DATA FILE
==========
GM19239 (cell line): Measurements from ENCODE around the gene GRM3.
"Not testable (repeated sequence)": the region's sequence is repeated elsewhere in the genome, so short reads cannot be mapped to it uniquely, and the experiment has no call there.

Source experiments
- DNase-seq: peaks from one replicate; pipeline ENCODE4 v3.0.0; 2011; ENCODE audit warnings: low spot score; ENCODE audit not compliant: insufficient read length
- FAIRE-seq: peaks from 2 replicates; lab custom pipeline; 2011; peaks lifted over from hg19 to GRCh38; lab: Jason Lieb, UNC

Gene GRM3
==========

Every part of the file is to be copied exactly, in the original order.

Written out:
GM19239 (cell line): Measurements from ENCODE around the gene GRM3.
"Not testable (repeated sequence)": the region's sequence is repeated elsewhere in the genome, so short reads cannot be mapped to it uniquely, and the experiment has no call there.

Source experiments
- DNase-seq: peaks from one replicate; pipeline ENCODE4 v3.0.0; 2011; ENCODE audit warnings: low spot score; ENCODE audit not compliant: insufficient read length
- FAIRE-seq: peaks from 2 replicates; lab custom pipeline; 2011; peaks lifted over from hg19 to GRCh38; lab: Jason Lieb, UNC

Gene GRM3